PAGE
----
That's the lesson Caruso is learning, and teaching, as he grapples with the pro lifestyle. There's no textbook answer to playing defense in the NBA, winning at the highest level or even maintaining a consistent golf game. Sometimes it all comes down to building a knowledge base and feeling out the right path.

Learning what "feels right" can also be an experimental process. Caruso's mastery of the on-court intricacies has already set him apart as a defender. Those nitty-gritty details are also helping him learn how to evolve his nutrition habits and stay best attuned to the wear-and-tear of the NBA schedule.

Caruso is currently teaming up with ZENB, a plant-based food brand centered in Chicago, and is competing in a cooking competition against former LA Sparks guard Te'a Cooper. The pair will make four dishes out of plant-based alternative foods, and Caruso has been taking careful notes from chef Monti Carlo.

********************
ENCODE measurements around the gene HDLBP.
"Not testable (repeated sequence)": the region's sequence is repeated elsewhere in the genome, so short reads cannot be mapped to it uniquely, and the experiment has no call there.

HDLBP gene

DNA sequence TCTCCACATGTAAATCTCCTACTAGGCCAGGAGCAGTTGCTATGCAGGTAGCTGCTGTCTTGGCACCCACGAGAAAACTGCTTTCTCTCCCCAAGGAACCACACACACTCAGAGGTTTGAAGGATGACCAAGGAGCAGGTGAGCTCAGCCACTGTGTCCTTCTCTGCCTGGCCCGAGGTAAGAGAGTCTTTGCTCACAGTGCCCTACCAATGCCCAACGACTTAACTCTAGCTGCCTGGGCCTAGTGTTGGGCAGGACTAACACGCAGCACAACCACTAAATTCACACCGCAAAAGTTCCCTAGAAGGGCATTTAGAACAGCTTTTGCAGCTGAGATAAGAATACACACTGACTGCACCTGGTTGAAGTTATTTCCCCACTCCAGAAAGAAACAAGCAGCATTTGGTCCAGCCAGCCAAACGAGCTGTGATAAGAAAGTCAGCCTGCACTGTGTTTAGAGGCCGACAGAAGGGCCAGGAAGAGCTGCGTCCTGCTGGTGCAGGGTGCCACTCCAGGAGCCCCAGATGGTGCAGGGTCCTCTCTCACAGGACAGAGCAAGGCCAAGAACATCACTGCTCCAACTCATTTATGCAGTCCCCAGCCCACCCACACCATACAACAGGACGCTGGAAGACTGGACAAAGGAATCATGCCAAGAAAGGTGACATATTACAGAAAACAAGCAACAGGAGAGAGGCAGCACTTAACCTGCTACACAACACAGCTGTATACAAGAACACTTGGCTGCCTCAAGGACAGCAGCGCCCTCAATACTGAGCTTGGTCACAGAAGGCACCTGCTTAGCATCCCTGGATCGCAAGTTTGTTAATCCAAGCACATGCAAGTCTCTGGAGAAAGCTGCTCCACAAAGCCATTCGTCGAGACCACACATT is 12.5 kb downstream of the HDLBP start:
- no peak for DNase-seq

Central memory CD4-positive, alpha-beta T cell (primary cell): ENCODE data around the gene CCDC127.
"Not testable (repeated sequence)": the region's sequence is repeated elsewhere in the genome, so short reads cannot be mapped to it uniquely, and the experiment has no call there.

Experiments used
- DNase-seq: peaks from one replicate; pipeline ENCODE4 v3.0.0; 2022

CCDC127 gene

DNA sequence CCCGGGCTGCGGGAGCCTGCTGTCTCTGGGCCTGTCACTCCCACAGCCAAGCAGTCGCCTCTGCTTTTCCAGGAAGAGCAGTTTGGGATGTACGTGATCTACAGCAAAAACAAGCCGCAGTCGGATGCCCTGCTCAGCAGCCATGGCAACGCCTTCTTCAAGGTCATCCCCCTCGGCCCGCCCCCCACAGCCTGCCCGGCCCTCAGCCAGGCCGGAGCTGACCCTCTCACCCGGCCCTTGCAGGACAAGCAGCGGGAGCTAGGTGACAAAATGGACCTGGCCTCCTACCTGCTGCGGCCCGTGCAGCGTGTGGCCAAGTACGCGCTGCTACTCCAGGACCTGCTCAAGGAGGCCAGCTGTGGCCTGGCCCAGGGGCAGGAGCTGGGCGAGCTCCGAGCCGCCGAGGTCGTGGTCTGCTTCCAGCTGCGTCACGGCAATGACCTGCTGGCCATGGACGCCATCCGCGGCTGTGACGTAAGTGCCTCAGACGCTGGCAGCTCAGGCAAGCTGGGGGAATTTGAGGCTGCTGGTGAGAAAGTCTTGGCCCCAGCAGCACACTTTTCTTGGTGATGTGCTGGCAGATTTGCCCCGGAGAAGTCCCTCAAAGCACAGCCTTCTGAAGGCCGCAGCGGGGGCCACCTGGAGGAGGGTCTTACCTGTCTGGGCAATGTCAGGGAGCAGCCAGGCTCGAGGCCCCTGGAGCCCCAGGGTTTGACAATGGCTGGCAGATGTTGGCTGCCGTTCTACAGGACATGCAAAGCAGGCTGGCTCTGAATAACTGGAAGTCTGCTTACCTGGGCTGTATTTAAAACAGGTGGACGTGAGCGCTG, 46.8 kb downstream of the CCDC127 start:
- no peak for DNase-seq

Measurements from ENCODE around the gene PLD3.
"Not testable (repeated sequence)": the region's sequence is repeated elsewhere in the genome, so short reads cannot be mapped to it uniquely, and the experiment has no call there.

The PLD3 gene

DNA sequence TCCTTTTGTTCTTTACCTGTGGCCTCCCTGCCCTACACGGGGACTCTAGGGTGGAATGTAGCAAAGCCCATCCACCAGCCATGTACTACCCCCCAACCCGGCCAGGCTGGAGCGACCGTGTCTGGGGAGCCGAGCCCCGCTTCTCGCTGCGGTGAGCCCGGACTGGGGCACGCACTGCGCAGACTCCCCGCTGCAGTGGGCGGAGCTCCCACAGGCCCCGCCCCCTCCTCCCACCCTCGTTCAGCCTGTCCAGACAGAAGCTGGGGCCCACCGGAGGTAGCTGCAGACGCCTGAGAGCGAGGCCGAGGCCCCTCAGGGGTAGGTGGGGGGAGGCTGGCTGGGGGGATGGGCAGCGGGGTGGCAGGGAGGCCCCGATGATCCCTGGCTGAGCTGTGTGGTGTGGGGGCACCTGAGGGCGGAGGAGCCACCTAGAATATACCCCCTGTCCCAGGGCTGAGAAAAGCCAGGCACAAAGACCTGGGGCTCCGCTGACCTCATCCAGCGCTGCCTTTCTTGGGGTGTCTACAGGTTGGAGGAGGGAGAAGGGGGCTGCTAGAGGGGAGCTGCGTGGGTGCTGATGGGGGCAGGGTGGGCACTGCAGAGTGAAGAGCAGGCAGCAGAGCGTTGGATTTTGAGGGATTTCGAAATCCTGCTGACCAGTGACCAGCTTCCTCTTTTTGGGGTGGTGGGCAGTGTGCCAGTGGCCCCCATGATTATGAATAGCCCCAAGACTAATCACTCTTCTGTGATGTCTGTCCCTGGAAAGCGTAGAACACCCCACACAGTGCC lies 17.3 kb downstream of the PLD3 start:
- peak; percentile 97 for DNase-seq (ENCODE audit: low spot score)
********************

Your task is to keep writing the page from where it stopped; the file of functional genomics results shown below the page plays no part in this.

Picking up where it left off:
"It's just a fun experience to learn from Chef Monti, who's been in cooking shows herself and has experience, and to just learn some, tricks and trades and figure out some stuff to help myself to be a better cook in the future," Caruso said. 

The 28-year-old averaged 28.0 minutes per game last season, by far a career-high. Caruso's hard-nosed aggression is a signature strength; he's also in the thick of action that can (and did) result in injuries. In 2021-22, he fractured his wrist and missed six weeks, and also missed games due to a foot sprain, concussion and minor hamstring and back issues.

Caruso says he currently feels fine physically, and has gotten in some productive workouts this offseason. But his minute uptick has also forced him to reflect on his habits — be it an increased focus on recovery with massages, cold tubs and lift sessions or altering his diet. Caruso has looked at shifting toward more plant-based foods with inspiration from ZENB. He's also staying regimented with his four meals per day, and, over time, has learned to carefully monitor his hydration.